NEW DELHI (AFP) - India's election commission charged Rahul Gandhi with breaching its code of conduct Friday after the ruling Congress party's frontman in ongoing polls allegedly warned that an opposition victory would trigger carnage.
Following a complaint by the main opposition Bharatiya Janata Party (BJP), the commission wrote to Gandhi saying he appeared to have the broken the code in a speech in the northern state of Himachal Pradesh on May 1 and gave him until Monday to respond.
The commission said it had studied video footage sent in by the BJP that appeared to show Gandhi telling supporters that "if there is BJP, 22,000 people will die, because they spread anger".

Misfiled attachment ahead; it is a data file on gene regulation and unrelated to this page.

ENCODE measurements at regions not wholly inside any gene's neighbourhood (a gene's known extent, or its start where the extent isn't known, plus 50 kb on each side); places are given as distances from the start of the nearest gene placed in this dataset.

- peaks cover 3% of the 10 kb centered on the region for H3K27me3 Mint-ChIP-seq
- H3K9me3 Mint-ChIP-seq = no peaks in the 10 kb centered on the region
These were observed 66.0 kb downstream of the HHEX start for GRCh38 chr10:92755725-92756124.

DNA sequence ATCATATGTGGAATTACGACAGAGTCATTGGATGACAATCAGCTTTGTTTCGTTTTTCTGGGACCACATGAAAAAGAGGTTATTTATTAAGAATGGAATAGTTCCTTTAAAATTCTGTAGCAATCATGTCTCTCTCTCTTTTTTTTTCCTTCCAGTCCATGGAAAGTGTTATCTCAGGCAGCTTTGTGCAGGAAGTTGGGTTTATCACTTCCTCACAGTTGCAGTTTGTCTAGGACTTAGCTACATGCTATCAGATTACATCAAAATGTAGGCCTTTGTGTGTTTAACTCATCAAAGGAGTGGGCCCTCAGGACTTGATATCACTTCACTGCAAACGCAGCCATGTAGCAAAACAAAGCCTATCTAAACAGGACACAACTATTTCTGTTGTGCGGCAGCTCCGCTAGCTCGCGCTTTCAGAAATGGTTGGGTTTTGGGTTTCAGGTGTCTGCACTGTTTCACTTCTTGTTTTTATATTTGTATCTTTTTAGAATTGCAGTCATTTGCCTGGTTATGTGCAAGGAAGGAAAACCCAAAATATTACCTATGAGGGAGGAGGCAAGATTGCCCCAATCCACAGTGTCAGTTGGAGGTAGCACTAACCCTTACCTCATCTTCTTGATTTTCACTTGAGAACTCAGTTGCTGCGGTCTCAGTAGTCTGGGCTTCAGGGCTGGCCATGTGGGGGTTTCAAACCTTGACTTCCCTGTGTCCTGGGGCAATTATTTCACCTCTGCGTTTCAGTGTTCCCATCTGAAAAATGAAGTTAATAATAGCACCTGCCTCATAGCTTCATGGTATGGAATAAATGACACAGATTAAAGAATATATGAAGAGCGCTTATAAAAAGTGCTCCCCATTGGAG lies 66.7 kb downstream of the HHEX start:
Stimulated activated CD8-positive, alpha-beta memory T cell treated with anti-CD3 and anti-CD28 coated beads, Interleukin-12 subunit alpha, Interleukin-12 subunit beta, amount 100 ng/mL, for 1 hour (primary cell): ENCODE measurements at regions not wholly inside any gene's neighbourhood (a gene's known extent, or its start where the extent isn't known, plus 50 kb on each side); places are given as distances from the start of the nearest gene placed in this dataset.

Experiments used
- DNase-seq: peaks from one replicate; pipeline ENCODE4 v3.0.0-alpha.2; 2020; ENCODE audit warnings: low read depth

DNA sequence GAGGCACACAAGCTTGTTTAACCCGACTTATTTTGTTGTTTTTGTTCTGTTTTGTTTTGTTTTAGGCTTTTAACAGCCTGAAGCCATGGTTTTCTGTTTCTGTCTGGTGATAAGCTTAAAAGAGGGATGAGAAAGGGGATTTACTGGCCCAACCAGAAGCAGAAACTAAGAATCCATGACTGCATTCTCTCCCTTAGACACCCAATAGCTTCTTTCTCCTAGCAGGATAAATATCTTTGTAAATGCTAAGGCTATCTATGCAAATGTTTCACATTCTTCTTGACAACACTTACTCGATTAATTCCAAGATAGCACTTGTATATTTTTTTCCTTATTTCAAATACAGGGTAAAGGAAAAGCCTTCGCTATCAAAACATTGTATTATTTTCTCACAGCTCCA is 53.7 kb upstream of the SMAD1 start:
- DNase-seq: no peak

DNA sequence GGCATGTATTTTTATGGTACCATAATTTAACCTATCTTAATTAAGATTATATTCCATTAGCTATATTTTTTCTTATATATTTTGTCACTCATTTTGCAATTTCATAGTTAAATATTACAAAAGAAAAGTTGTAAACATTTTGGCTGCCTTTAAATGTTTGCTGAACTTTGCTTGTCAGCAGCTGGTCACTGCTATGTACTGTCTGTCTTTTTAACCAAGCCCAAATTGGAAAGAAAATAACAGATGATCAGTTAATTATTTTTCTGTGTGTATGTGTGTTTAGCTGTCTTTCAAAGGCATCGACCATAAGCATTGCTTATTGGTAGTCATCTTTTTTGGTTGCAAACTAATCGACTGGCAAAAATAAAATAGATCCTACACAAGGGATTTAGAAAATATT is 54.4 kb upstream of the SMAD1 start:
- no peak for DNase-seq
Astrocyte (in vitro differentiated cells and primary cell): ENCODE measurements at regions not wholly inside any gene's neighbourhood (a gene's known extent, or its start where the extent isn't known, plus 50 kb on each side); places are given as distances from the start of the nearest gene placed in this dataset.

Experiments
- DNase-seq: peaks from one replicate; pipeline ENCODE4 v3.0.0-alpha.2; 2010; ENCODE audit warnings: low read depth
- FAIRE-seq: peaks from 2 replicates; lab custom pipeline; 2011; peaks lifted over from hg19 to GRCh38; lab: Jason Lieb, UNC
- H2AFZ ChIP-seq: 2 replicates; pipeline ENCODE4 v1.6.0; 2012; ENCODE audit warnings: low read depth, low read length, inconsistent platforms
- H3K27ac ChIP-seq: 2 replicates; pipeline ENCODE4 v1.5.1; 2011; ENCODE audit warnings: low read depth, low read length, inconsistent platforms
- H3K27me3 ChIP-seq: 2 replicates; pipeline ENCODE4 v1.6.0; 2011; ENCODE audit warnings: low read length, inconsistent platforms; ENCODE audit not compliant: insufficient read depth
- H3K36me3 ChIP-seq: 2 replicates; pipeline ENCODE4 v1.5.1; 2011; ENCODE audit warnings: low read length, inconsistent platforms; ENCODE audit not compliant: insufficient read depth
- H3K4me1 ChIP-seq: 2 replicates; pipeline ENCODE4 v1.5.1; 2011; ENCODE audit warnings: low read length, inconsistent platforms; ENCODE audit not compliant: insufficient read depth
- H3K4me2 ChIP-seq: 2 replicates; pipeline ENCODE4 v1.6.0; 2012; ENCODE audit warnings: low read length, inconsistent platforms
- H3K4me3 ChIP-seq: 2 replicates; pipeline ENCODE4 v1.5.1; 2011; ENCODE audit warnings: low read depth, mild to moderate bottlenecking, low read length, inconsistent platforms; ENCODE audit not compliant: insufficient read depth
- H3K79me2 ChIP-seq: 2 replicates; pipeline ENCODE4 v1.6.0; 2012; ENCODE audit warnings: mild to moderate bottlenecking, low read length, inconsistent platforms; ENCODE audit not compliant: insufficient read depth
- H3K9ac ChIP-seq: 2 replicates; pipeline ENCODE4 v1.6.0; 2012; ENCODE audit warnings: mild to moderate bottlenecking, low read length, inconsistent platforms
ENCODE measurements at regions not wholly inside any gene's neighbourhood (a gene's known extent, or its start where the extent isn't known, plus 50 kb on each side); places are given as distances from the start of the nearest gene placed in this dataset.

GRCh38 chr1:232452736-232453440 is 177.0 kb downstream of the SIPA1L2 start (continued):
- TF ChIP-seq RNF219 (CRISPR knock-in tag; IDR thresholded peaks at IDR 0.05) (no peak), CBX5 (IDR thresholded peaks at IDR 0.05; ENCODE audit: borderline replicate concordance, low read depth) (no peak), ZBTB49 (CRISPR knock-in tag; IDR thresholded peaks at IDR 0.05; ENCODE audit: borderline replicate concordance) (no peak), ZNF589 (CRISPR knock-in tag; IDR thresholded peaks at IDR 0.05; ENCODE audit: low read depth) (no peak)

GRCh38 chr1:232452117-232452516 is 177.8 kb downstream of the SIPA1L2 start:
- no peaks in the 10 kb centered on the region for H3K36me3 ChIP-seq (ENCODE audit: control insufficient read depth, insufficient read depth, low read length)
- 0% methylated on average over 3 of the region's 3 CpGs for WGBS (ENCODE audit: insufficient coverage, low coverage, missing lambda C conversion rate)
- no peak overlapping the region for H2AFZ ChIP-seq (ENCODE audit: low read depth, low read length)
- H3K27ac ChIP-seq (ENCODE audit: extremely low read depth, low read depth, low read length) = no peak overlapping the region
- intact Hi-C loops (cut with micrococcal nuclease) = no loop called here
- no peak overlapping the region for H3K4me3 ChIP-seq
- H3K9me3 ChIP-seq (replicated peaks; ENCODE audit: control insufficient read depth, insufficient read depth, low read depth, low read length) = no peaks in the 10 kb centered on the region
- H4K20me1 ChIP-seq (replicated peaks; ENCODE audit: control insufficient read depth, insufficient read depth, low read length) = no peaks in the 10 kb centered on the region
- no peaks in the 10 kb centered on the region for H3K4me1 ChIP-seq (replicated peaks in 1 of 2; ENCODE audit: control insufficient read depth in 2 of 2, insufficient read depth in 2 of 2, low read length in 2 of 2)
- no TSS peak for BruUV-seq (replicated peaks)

"The Commission is, prima facie, of the opinion that by making the aforesaid statement you have violated the abovesaid provisions of the Model Code of Conduct," it said in a letter to Gandhi posted on its website.
In the letter, the commission reminded Gandhi that the code specifically banned candidates from making accusations "based on unverified allegations or distortion".
Monday is the final day of voting in the marathon election which has been marred by often bitter exchanges between Gandhi's Congress and the right-wing Hindu nationalist Narendra Modi's BJP.
Modi is the favourite to win the polls when results are announced next Friday, but he has come in for widespread criticism from rivals over his refusal to apologise for communal riots 12 years ago in his western fiefdom of Gujarat.
More than 1,000 people mainly Muslims died in the riots which erupted soon after Modi came to power in the state.
The BJP leader has never been found guilty of any wrongdoing.